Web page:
49 Mehmet Genç, “18. Yüzyıla Ait Osmanlı Mali Verilerinin İktisadi Faaliyetin Göstergesi Olarak Kullanılabilirliği Üzerinde Bir Çalışma”, Türk Dünyası Araştırmaları Dergisi, 10, 1981, pp. 37-39.

50 Genç, "Osmanlı Maliyesinde Malikâne Sistemi", pp. 240-241.

51 “vüzera ve mirmirân ve mir-liva ve mütesellimler ve sair ehl-i örf taifesi tarafından bilâ-ferman bir nesne mütalebe ve rencide olunmayub mefruzu’l-kalem maktu’l-kadem min külli’l-vücuh serbestiyet üzere hayatta oldukça malikâne”. Genç, "Osmanlı Maliyesinde Malikâne Sistemi", p.


confiscation or müsadere in 1830 and emergence of private ownership of land with the 1858 Land Law.53

For the inheritance of the malikâne right by the sons or other male relatives of the holders, there was a requirement of the payment of a new muaccele. Although the Ottoman state annulled malikâne contracts in the provinces which were not under miri mukataat lands in 1715, these contracts were renewed with their old holders at the price of 50 % increase over and above the former muaccele with an arrangement of the yearly payment (mal).

The central government required from the malikâne-holders to pay enthronement taxes (rüsum-ı cülus) which corresponded to 25 % of muaccele, when there was a change in throne. It was collected between 1703 and 1754. Moreover, war-time levies (cebelü bedeliyesi, 10-15 % of muaccele) were demanded by the government for the campaign. This can be considered as indirect method for taxing the wealthiest people in the society.54

The malikâne system can be considered as a dominant mode of redistribution of tax revenues between the center and local notables in the eighteenth century Ottoman Empire. Those who emphasize the spread of life-term tax farming as a sign of decentralization and the decline of central control argue that it led to the rise of local magnates who began to appropriate most of the revenue deriving from taxation. They seem to parallel the tax-farming with the administrative decentralization and the decline of central authority in the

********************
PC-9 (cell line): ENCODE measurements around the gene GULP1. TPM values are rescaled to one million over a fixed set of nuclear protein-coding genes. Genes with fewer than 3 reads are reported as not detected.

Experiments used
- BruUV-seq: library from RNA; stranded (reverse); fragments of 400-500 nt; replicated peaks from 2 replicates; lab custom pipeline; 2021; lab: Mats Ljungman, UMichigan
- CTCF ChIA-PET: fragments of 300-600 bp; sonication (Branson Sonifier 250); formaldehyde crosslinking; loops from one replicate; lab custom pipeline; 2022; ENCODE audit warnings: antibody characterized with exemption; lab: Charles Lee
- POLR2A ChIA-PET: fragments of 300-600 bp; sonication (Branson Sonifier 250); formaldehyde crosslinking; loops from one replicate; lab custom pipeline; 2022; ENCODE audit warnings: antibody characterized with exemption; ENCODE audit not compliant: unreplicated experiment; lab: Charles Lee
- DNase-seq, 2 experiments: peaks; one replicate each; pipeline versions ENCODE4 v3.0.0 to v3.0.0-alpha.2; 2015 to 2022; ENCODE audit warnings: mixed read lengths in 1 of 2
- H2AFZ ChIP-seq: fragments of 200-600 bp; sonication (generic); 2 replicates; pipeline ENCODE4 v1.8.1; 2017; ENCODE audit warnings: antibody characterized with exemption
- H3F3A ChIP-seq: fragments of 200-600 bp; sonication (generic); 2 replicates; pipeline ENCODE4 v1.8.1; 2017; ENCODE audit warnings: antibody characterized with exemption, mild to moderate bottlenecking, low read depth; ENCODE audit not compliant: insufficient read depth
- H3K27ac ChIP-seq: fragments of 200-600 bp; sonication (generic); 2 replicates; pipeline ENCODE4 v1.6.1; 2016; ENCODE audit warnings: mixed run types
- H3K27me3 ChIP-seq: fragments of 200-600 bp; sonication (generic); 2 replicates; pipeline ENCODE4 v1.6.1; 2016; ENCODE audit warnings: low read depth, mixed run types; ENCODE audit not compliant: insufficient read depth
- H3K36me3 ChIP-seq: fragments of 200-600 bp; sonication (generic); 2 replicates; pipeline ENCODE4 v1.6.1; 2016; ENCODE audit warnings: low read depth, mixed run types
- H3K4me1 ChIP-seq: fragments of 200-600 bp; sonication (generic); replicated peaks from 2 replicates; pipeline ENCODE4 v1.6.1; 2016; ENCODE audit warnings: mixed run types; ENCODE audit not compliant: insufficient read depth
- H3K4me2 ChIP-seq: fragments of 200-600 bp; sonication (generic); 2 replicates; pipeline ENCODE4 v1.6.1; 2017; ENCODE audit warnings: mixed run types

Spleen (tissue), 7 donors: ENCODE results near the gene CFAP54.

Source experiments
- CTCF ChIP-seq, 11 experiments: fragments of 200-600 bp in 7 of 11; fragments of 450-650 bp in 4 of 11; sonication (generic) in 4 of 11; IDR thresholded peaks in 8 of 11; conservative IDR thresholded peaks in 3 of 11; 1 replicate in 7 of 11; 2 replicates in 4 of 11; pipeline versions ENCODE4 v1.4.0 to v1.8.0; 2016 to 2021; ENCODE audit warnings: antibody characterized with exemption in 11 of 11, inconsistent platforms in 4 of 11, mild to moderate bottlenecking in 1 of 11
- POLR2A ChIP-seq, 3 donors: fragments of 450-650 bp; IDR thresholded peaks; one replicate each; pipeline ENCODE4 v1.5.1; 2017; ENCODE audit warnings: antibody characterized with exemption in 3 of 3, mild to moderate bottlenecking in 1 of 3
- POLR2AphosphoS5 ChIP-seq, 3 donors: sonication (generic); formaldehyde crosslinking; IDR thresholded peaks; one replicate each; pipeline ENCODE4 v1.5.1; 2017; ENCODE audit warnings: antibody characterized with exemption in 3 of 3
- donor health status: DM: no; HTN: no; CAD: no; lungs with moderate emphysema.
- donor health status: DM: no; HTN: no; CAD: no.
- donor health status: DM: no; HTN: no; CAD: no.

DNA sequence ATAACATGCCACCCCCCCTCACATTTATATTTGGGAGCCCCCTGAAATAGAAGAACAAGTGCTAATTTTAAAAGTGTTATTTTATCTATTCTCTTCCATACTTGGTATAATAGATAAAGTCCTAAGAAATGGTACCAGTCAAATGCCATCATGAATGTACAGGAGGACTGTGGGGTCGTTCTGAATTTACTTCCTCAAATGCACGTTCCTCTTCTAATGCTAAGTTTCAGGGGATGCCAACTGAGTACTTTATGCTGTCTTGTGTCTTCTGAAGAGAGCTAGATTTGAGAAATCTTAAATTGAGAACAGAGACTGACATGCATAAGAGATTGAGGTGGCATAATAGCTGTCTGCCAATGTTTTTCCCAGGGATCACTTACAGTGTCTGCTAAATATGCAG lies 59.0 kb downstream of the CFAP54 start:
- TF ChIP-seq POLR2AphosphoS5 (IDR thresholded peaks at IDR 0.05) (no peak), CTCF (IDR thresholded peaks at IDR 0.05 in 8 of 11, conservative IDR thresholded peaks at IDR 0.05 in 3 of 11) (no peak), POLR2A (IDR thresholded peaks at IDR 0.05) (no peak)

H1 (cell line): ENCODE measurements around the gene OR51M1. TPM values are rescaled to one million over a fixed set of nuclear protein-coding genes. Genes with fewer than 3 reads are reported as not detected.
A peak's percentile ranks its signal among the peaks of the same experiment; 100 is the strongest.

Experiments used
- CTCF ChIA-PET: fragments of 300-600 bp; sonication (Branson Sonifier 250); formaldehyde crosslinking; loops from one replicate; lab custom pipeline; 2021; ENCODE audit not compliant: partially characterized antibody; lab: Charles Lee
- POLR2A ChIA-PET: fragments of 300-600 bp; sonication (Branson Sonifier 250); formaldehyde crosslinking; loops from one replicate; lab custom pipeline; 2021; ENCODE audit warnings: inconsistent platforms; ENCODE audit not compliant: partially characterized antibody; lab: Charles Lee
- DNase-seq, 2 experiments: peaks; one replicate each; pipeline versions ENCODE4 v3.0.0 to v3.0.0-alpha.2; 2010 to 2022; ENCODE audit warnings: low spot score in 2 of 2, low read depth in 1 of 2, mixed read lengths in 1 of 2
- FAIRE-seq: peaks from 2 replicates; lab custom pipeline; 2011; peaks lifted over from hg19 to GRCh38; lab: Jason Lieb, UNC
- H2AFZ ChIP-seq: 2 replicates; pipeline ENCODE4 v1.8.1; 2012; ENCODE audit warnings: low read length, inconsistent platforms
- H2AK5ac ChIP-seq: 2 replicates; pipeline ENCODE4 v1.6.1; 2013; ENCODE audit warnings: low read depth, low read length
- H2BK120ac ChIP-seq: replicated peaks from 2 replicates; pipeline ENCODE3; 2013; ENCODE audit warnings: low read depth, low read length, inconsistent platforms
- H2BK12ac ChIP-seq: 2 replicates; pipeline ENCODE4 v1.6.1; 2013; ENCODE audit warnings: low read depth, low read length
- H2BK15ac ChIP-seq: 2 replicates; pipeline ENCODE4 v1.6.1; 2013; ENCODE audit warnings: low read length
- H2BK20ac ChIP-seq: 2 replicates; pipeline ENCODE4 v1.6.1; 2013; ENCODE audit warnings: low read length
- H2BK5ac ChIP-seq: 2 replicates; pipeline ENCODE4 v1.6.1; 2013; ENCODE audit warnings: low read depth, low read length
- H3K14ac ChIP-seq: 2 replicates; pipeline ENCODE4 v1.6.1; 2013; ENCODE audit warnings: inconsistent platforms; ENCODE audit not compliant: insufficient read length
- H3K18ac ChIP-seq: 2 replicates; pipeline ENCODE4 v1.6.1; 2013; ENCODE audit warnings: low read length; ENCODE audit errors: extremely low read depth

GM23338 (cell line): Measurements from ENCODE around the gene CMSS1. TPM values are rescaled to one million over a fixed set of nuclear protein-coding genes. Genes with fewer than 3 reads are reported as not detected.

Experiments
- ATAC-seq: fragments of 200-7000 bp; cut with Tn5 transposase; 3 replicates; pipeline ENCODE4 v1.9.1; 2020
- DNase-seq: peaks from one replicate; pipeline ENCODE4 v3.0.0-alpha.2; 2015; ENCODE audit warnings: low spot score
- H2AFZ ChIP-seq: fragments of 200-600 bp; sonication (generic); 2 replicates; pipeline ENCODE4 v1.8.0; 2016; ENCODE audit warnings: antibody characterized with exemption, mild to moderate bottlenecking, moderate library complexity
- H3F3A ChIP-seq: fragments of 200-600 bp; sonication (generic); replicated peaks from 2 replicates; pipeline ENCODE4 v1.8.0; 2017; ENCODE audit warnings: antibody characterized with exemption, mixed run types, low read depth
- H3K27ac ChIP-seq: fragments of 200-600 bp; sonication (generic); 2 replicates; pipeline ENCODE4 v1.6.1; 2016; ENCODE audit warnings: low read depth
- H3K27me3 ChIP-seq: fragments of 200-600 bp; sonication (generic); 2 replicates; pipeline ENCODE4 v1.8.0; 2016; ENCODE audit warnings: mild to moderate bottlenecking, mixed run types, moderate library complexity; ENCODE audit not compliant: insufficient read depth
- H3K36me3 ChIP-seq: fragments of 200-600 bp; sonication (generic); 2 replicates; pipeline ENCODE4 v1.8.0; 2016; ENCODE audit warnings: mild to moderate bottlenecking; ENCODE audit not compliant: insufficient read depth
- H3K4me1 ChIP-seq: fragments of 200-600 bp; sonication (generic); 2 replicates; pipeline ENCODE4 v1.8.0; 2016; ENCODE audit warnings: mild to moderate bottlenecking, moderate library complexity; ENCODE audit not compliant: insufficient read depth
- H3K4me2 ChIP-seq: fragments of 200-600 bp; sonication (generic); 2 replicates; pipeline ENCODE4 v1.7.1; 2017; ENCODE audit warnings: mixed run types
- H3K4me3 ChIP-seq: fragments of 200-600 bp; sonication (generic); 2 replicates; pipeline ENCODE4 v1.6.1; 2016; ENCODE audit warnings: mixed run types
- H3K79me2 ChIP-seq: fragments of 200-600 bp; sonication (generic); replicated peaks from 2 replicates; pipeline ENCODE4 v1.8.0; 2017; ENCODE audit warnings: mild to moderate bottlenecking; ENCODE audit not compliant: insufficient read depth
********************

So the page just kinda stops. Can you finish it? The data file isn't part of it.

52 The transfer fee started to be taken after 1735. Genç, "Osmanlı Maliyesinde Malikâne Sistemi", p. 240.

53 Murat Çizakça, A Comparative Evolution of Business Partnerships, The Islamic World and


provinces. However, recent comparative approaches to early modern Ottoman history discuss this duality of centralization/decentralization from a different perspective and argue that the malikâne system enabled the state to have a control over tax revenues which were previously assigned in return for services.55 In fact,

the tax revenues were shared between the central state elites and local notables in different proportions. The center and periphery seemed to be connected in a hierarchical way with a layer in each division.56 It can be argued that the hierarchy between levels of imperial formation [imperial elites/households of military and administrative central elites; regional elites/dynastic notables such as the Caniklizâdes, the Karaosmanoğlus; local elites/subcontractors or deputies of the above elites] overlapped with the political and administrative hierarchical division. In other words, the redistribution of economic and political resources went hand in hand, as will be shown below. The point is that the redistribution policies of the Ottoman state in the eighteenth century took place under the dominance of the malikâne system. One must therefore take into account the ties among different actors mainly, the malikâne-holder, the subcontractor (mültezim, mostly from among the local notables), the financier (money-changers or sarrafs) and the central treasury. The relationship among sarrafs, central treasury and malikâne-holders will be evaluated in Chapter Three.